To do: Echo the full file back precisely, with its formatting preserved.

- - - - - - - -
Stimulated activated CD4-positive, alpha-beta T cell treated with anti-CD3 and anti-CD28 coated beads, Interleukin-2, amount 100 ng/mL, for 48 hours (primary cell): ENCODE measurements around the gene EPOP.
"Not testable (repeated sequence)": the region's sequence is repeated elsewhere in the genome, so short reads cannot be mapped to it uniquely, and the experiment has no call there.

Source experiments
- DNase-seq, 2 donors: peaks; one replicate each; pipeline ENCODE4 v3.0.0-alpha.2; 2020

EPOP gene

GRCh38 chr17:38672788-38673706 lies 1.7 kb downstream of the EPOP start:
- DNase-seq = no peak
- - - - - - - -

Stimulated activated CD4-positive, alpha-beta T cell treated with anti-CD3 and anti-CD28 coated beads, Interleukin-2, amount 100 ng/mL, for 48 hours (primary cell): ENCODE measurements around the gene EPOP.
"Not testable (repeated sequence)": the region's sequence is repeated elsewhere in the genome, so short reads cannot be mapped to it uniquely, and the experiment has no call there.

Source experiments
- DNase-seq, 2 donors: peaks; one replicate each; pipeline ENCODE4 v3.0.0-alpha.2; 2020

EPOP gene

GRCh38 chr17:38672788-38673706 lies 1.7 kb downstream of the EPOP start:
- DNase-seq = no peak